Discrimination, terror, rejection and even confusion are present everyday within the Lesbian, Gay, Bisexual, and Transgender community (LGBT). It was not long ago that homosexuality was considered a disease by doctors and crime by the government (Benstoff 2009). Since the passing of same-sex marriage on June 26, 2015, the nation has slowly been accepting the true meaning of happiness and love for all. Films like Broke Back Mountain, I Now Pronounce You Chuck and Larry and even shows such as Glee and Will & Grace have significantly emerged into progression and the acceptance of gay lives in mainstream media (Benshoff 2009). Yet the perpetuating the idea that homosexual people are considered “deviant” and not “normal” in society is still immensely apparent (Benshoff 2009).
Naomi Gordon-Loebl, a writer who lives in Brooklyn, shares her several encounters of people questioning and even asking if she is a boy or girl. In her article “Even Lumberjacks Deserve Lotion: Gender in the Locker Room,” she shares her fear and struggle of keeping a low profile to avoid being kicked out of the women’s locker room. She states, “There are people, real people, many of them, who think we are freaks…” and these are the people who make the lives of LBGT miserable and taunting. Unfortunately studies have even shown that LGBT people have higher suicide rates than those who are heterosexual people. She ends her article with an aspiration to have joy and pride, without being embarrassed or ashamed for whom she is. Although Gordon-Loebl is not the only person who has been terrorized by her own community, Caitlyn Jenner was ridiculed and judged by the entire world. As an Olympic winner back in the 1970’s, Jenner was easily considered a national hero for his heterosexual masculinity and strength. Caitlyn Jenner shocked and confused many audiences when she came out as transgender, yet sparked awareness and much more support for the LBGT community. But before Jenner came out to the world, she hid her identity behind closed doors and continued to dress as man for many years. This supports the notion of many LGBT people who are “scared straight” (Benshoff 2009) in order to be accepted and avoid panic and fear from others. While most are proud and very outspoken human beings, there are hundreds of lives within the LGBT community who are trapped in the conception of fear and scrutiny. Rejection from their family, friends, and society have created a harsh world for these lives who only want to fulfill happiness and find their identity.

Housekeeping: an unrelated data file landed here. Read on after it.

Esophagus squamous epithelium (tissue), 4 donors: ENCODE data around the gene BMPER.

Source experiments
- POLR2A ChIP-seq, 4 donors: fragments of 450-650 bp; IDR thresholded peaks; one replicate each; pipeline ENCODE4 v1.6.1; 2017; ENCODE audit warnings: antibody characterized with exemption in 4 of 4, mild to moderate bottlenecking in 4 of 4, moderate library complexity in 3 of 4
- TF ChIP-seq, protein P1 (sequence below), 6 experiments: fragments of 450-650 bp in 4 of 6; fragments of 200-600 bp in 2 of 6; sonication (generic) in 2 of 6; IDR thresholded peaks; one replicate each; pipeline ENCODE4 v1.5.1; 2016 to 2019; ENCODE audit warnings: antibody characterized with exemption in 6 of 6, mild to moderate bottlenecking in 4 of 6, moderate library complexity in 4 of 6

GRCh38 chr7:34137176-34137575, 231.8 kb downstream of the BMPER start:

Benshoff, Harry. “(Broke)back to the Mainstream: Queer Theory and Queer Cinemas Today” in Film theory and contemporary Hollywood movies. Ed. Warren Buckland. New York: Routledge, 2009.
Gordon-Loebl, Naomi. “Even Lumberjacks Deserve Lotion: Gender in the Locker Room” The Toast: LGT. 7 March 2016.